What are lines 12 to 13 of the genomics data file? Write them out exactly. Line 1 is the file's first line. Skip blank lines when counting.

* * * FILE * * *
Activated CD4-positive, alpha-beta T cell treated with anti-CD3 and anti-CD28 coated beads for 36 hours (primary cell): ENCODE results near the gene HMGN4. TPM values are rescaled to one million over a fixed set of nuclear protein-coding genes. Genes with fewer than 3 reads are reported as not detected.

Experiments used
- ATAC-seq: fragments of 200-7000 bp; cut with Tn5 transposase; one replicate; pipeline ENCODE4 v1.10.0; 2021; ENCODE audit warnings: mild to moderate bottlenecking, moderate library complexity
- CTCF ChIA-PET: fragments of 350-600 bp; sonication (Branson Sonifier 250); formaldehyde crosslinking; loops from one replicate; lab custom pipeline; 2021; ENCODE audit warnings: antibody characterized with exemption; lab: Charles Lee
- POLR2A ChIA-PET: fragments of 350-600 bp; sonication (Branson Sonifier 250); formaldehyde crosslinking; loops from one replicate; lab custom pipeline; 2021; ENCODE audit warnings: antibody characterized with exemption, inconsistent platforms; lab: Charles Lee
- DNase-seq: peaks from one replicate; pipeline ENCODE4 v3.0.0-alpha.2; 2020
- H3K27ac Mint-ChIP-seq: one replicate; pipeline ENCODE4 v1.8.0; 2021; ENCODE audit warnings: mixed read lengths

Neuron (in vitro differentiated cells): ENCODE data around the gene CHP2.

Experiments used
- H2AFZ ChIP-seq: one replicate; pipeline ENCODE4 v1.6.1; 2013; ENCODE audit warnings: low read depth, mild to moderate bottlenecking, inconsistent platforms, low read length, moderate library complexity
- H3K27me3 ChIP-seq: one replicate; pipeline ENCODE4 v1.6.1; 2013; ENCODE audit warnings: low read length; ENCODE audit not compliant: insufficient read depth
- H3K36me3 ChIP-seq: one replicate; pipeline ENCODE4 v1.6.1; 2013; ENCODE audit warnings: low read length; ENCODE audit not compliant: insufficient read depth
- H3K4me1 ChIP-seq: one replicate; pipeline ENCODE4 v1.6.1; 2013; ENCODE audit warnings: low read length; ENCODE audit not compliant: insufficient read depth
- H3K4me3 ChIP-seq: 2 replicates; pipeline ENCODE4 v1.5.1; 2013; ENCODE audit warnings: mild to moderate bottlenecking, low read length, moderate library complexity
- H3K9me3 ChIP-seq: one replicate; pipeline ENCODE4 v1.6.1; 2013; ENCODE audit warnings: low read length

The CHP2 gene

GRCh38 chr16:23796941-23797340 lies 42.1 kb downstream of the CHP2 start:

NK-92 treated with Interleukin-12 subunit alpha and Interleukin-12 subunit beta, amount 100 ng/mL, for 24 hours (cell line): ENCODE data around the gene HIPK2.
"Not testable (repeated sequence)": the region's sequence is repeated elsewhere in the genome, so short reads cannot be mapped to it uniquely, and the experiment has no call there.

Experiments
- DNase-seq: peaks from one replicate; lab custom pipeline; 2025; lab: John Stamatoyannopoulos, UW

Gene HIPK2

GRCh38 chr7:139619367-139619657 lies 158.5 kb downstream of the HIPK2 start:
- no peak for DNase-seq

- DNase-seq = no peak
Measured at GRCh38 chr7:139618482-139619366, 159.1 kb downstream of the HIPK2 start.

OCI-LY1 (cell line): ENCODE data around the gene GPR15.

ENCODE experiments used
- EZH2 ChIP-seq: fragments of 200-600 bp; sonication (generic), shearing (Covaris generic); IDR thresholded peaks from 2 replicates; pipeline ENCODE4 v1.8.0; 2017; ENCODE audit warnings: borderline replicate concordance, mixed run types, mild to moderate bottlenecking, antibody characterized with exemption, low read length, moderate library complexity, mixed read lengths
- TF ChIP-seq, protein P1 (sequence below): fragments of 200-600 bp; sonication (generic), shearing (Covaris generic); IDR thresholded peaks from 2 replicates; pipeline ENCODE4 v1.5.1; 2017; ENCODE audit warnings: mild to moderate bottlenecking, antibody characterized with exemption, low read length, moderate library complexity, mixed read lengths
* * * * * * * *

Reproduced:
- H3K36me3 ChIP-seq: one replicate; pipeline ENCODE4 v1.6.1; 2013; ENCODE audit warnings: low read length; ENCODE audit not compliant: insufficient read depth
- H3K4me1 ChIP-seq: one replicate; pipeline ENCODE4 v1.6.1; 2013; ENCODE audit warnings: low read length; ENCODE audit not compliant: insufficient read depth